Chris Greene is a 48-year-old Evanston-raised saxophonist, bandleader and composer who has fronted his own jazz quartet since 2005.
He grew up with Morris “Dino” Robinson, Jr., but it’s only recently they’ve teamed up for a common hometown cause, archiving the work and performances of local Black musicians.
Greene said it all began when Robinson showed up at a Rogers Park show of his and began taking pictures. He said Robinson told him he was “making history” and thought it should be documented for future generations.
‘“There are a bunch of [musicians] who have come from this town,’” he recalls Robinson saying, “’and we need to document them and celebrate it while it’s here.’”
For the past few years, Greene has been helping his childhood friend archive records of other prominent Black musicians who, like himself, were reared in Evanston – many still living – at Shorefront Legacy Center.
Greene’s own origin story is a testament to Evanston’s role as a creative hub for young musicians.
A local influence
Greene’s grandfather played a little bass and some tuba as a teenager but other than that, Greene was the only musician in the family.
Still, his family had a deep appreciation for music, and he remembers it always being played around the house or in the car on the way to school.
“My mother would have these monthly card parties. And she’d be playing The Stylistics or Temptations or any kind of Motown or Philly soul … And my dad was always singing disco and the current funk and R&B of the day.”
Greene attended Washington Elementary School, Chute Middle School then ETHS. In Chute, he was in a concert band and stage band. He started playing the saxophone at age 10 in school. In high school, he played with the jazz band, the wind ensemble and various jazz combos and kept playing the sax.
It was around his junior year that the light bulb went on after a band director suggested he start listening to some different music, he said.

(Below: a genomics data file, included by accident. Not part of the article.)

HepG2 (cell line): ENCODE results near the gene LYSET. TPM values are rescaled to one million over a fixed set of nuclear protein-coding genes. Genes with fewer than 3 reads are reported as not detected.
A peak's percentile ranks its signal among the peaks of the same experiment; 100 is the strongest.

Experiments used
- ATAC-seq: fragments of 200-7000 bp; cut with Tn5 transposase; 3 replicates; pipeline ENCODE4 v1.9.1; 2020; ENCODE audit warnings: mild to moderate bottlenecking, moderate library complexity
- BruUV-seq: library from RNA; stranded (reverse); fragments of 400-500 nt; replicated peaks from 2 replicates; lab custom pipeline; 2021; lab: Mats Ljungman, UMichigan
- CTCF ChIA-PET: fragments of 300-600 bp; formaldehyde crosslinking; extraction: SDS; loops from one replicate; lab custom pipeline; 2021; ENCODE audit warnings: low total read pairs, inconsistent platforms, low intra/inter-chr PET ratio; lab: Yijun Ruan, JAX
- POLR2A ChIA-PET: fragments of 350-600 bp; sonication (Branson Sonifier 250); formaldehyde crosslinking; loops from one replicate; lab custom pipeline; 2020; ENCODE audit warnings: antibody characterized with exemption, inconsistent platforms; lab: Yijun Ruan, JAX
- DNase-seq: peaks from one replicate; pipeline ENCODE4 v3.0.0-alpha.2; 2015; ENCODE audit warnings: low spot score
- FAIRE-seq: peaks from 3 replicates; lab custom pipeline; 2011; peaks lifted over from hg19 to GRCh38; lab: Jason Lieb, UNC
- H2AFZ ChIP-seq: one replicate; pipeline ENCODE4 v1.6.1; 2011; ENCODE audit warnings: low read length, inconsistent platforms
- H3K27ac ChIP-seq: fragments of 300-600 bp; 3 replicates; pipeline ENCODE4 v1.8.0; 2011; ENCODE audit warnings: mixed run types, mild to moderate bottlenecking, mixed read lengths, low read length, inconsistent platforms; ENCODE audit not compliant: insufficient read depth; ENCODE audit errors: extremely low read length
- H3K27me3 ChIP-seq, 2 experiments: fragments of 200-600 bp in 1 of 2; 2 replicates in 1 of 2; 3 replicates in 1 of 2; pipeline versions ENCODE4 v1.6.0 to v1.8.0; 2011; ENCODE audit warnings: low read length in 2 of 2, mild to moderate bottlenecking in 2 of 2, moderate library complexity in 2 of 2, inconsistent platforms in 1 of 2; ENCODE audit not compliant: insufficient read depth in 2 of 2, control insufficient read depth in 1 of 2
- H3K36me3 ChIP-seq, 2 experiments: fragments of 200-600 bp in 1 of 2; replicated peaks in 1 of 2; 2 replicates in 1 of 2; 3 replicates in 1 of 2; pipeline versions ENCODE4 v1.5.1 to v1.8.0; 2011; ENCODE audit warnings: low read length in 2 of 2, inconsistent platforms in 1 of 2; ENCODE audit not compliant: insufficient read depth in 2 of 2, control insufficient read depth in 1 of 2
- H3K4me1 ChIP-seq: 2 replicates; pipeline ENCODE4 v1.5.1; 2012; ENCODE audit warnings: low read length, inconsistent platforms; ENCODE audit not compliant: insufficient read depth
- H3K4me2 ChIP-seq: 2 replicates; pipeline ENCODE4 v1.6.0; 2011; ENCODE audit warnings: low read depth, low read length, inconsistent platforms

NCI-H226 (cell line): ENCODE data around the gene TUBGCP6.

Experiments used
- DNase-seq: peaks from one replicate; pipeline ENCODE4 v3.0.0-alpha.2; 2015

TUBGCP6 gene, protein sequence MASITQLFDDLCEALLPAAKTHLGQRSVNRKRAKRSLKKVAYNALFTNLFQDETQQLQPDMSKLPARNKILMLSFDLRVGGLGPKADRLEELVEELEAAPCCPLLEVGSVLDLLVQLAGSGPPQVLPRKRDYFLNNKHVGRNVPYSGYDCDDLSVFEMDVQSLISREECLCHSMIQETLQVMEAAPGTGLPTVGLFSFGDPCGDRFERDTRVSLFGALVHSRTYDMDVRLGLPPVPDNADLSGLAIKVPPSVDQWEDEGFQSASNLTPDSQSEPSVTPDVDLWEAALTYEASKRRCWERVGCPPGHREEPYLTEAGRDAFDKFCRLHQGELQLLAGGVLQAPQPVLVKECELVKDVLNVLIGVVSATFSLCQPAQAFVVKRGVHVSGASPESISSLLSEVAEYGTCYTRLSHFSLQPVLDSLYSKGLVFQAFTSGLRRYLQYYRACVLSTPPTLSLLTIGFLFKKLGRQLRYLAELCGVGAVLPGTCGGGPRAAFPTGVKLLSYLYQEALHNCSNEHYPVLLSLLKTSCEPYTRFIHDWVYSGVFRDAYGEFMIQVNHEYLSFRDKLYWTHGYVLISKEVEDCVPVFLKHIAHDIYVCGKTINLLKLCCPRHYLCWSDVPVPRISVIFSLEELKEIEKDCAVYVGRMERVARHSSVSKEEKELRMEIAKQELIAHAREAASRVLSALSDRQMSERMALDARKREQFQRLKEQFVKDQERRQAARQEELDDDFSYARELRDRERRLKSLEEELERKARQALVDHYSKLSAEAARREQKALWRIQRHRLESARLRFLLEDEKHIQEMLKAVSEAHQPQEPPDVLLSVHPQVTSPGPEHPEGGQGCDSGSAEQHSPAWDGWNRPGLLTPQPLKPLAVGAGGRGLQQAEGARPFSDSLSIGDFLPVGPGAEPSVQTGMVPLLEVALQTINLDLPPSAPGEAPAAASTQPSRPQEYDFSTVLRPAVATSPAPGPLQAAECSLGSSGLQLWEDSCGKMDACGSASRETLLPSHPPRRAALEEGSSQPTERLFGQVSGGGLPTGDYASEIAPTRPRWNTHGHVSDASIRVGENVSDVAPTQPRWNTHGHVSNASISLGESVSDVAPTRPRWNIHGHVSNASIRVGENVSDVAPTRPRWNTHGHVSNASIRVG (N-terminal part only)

“Pretty much what I was listening to was R&B and hip-hop at the time, which is great,” he said, but a band director said, “’You’ve obviously got a little bit of talent, you should probably start checking this out.’”
That’s when he was introduced to Miles Davis and Coltrane and the like.
At first, Greene was resistant, but eventually, he fell in love with what he and other band directors showed him. His orchestra director, who was also a music theory teacher, encouraged him to take a music theory class that further developed his skill and expanded his perspective on what was musically possible.
“Local blues bands, or rock bands or whatever, are starting to ask me to play with them as a senior in high school. And I’m like, OK, well, that’s pretty cool,” he said.
That inspired him to apply to Indiana University, where he studied music.
After college, he formed a band called New Perspectives that played for a number of years and then turned into the Chris Greene Quartet, which has been his personal creative project since 2005.
Inspiration from a friend
After Robinson approached Greene to help archive his legacy five years ago, the saxophonist made it part of his routine to stop by Shorefront Legacy Center with, for example, the remnant lanyard from a jazz festival he recently played or an article from the Chicago Tribune, DownBeat Magazine or Jet so that Robinson could file it.
He’s also helped Robinson do the same for several Black musicians around town.
Fred Anderson was a legendary saxophonist, composer and nightclub owner.
“He settled in Evanston for a long time, in fact, owned a club in the 1960s and ’70s, in Evanston called The Birdhouse, I believe. And so, his granddaughter is also a teacher here in Evanston,” Greene said.
Anderson owned a club in the 1990s and 2000s called the Velvet Lounge, where Greene performed, so he reached out to his granddaughter inquiring about archiving his things. She returned to him with several tote bags worth of programs of Anderson’s appearances in international jazz festivals and the like.
“It’s a slow process, because … people are a little bit skeptical. You know, like, how much do I have to pay?” Hey said. “And it’s like, ‘No, you don’t have to pay anything. You just have to be willing to part with these artifacts that you don’t even think about are going to be important to somebody in the future.’”
Greene is also trying to help archive information about a local drummer named Frankie Donaldson and a hip-hop artist named Carlos Polk who toured nationally throughout the 1990s and 2000s, but it takes time to collect artifacts.
A continuing impact on the scene
Rick Kogan of the Chicago Tribune described the Chris Greene Quartet as a “Chicago jazz treasure,” and DownBeat Magazine gave the album he released a few months ago 4.5 out of 5 stars.
The group is playing two shows in Chicago soon, one at the City Winery on Sept. 19, another at the Hyde Park Jazz Festival in late September, but he credits Evanston with putting him in the position to do what he’s doing.
“Being in Evanston, you get exposed to a wide swath of music,” he said. “I got exposed to different kinds of music growing up. You know, I was encouraged to play all different kinds of music, which kind of led me to what I’m doing now, thankfully.”